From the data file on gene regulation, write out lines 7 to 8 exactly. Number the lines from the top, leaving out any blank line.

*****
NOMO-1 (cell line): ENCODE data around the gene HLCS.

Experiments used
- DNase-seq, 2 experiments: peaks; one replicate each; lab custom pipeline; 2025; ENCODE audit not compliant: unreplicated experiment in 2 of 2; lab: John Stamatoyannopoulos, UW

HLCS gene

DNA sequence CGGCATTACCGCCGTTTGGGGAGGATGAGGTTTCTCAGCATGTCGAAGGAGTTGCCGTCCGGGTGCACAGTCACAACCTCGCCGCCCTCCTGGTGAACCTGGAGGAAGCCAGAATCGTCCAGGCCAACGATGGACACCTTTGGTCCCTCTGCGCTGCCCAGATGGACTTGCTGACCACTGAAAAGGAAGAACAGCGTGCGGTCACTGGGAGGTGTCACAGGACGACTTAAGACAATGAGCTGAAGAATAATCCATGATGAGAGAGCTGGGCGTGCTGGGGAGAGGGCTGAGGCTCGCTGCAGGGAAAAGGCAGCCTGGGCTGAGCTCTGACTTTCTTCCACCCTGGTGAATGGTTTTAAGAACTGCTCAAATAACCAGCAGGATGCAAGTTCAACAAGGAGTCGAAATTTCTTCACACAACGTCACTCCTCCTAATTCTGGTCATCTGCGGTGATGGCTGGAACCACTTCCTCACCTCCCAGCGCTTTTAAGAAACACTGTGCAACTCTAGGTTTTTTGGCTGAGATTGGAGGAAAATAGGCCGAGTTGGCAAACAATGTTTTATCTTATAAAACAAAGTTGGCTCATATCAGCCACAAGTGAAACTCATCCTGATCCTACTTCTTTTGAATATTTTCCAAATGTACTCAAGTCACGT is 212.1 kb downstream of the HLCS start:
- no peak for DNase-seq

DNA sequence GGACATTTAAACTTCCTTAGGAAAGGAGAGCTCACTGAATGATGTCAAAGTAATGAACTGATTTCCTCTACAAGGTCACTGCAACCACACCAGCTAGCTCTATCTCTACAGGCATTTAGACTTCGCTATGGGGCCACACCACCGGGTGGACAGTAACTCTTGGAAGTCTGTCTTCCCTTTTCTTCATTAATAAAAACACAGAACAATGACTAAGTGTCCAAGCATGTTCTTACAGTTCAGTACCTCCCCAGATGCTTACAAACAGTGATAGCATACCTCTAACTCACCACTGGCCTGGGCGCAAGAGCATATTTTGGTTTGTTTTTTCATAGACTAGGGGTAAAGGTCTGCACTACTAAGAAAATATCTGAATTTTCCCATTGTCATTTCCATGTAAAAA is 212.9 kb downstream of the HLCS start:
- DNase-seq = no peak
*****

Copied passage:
DNA sequence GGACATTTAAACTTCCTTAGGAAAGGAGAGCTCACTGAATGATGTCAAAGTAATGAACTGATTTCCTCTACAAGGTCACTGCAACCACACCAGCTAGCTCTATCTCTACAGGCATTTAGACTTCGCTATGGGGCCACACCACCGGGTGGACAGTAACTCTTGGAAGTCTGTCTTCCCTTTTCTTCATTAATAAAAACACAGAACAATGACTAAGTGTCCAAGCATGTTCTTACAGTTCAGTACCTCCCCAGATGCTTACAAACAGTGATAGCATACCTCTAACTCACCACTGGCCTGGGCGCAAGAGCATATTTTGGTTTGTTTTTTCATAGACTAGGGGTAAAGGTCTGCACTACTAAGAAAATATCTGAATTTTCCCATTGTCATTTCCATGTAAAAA is 212.9 kb downstream of the HLCS start:
- DNase-seq = no peak